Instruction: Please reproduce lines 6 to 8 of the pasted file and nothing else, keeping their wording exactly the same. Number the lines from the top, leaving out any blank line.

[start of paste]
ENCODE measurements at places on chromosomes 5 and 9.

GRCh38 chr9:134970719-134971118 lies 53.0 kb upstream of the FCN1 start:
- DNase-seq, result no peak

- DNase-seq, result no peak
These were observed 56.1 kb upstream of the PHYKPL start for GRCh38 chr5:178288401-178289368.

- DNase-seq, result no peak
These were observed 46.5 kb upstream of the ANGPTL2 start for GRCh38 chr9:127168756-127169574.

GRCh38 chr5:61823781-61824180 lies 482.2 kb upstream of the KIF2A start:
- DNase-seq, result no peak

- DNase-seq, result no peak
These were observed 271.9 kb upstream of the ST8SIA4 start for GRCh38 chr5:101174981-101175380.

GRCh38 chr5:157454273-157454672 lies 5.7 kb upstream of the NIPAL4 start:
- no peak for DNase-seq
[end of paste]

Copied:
- DNase-seq, result no peak
These were observed 46.5 kb upstream of the ANGPTL2 start for GRCh38 chr9:127168756-127169574.

GRCh38 chr5:61823781-61824180 lies 482.2 kb upstream of the KIF2A start: